Ever the optimist, and with Macri’s approval ratings having remained above 50%, and social unrest and mass protests that characterise a troubled Argentina having largely been averted, we predict that the administration will increase its seats in congress but fall short of a majority as the economy gradually emerges from its current recession. Time for results to show, however, is running out.

Brazil flagTemer stays, but Brazil will continue to crumble while the judiciary tries to hold the fort

The rise to power of Vice-president Michel Temer in August 2016, after Dilma Rousseff was impeached, did not put an end to the economic and institutional crisis affecting Brazil. While it will not get much worse in 2017, the country is unlikely to make a quick recovery either. Interest rates are to remain high, inflation is steady, and the unemployment rate is settling at over 11%, indicating that at best we can expect the economy to stabilize or grow by a percentage point in 2017. This will continue weighing down on already devastating public accounts, in spite of a recently adopted 20-year cap on public spending.

The political crisis, which in 2016 seemed to affect mainly the Workers Party (PT), has spread throughout the political spectrum with widespread corruption charges against members of Cabinet and Congress. The allegations point to systemic deficiencies which will be hard to address as long as political elites unite to salvage their grasp on power. The Judiciary is in a crusade against graft – to the delight of public opinion. But in doing it has affected the separation of powers and created legal uncertainty, which might aggravate the ongoing institutional crisis even further in 2017.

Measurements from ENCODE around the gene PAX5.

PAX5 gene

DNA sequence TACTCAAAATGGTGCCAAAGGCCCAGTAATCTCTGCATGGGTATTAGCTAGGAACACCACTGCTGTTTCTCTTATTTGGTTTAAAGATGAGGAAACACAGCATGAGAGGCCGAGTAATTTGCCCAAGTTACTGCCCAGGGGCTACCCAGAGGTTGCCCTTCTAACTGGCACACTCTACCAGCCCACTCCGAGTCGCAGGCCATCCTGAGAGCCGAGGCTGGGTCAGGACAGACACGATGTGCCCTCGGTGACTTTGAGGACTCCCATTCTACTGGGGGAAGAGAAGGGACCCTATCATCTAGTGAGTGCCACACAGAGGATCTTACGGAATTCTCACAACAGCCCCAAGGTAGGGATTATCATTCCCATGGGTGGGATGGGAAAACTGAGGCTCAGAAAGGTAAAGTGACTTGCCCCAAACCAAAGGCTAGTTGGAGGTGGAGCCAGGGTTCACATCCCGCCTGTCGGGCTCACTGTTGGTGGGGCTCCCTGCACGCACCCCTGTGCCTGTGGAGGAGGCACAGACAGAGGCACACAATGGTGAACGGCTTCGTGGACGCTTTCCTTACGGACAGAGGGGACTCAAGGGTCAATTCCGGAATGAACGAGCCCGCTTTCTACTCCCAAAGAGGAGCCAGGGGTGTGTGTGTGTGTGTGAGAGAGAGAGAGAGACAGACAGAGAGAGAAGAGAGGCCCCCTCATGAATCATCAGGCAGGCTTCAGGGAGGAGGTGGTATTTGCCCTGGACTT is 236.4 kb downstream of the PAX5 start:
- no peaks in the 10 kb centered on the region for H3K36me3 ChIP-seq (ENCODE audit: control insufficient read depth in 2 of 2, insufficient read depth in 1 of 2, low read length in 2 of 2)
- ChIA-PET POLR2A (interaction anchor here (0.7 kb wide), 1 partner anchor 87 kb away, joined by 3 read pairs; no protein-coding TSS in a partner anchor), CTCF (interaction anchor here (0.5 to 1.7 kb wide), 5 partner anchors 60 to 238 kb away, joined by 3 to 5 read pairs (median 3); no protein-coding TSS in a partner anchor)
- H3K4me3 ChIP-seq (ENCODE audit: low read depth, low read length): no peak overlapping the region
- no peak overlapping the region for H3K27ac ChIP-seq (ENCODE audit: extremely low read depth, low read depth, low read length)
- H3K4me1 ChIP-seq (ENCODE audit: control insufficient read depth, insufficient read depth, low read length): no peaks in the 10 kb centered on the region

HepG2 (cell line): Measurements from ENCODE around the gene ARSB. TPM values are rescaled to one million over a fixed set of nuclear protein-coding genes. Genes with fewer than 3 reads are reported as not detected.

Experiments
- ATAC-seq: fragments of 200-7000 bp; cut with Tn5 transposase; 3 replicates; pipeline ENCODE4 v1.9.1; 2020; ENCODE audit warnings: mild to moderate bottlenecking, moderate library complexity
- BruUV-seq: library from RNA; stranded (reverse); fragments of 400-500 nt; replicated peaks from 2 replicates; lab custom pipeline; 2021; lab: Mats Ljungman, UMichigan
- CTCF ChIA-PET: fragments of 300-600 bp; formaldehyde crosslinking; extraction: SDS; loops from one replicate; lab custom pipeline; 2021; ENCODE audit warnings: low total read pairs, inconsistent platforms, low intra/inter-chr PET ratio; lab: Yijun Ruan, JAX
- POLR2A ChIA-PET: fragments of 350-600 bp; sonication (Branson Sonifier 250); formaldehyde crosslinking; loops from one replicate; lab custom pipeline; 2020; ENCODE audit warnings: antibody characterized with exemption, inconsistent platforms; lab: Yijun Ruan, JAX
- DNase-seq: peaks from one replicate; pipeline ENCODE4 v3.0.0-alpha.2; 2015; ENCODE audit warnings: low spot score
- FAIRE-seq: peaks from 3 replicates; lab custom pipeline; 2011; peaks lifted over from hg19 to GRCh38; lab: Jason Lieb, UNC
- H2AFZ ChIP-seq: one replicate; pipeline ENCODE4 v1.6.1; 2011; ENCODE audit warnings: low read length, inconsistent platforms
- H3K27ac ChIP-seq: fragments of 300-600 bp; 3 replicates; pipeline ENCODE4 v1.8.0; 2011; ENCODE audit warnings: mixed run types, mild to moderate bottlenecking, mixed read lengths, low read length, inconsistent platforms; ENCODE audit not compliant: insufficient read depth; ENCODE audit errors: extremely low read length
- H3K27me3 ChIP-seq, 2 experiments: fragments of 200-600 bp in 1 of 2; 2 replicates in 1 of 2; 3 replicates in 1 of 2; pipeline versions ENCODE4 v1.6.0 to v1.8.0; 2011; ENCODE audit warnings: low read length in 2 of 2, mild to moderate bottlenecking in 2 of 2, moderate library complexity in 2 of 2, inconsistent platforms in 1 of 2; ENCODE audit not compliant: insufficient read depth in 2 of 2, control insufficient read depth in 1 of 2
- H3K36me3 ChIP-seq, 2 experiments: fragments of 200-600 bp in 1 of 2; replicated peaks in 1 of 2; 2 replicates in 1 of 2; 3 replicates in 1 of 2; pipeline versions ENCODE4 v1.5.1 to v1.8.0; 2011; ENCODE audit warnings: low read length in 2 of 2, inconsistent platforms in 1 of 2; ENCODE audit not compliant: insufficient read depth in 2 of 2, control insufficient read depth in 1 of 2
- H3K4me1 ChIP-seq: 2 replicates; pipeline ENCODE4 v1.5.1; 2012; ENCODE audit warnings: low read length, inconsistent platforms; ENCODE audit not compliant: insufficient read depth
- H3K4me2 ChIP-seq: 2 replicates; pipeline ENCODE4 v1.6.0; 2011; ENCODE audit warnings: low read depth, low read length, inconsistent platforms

Yet, this doomsday scenario will not be enough to catapult Temer from the Alvorada Palace. Contrary to Dilma, Temer is an expert political waltzer, with deep and longstanding support from political and economic actors alike. His public approval is still very low, but grassroots organizations are more divided than they were throughout the impeachment process. Unless the economic situation takes a further plunge, citizens are unlikely to take to the streets.

Nonetheless, this economic desert presents some opportunities in 2017. A privatization and concessions plan is in place for projects in advanced planning stage. State governments which are close to bankruptcy are already starting to resort to privatizations and public-private partnerships in their recovery plans. Local content requirements in the oil and gas sector, and possibly in the automobile industry, will be reduced with the expectation of attracting investments.

Overall, there is no short-term magic for Brazil in 2017. But it may still bring good return for investors willing to get on board before the start of a much more promising 2018.

ColombiaTimes of peace in Colombia but much to do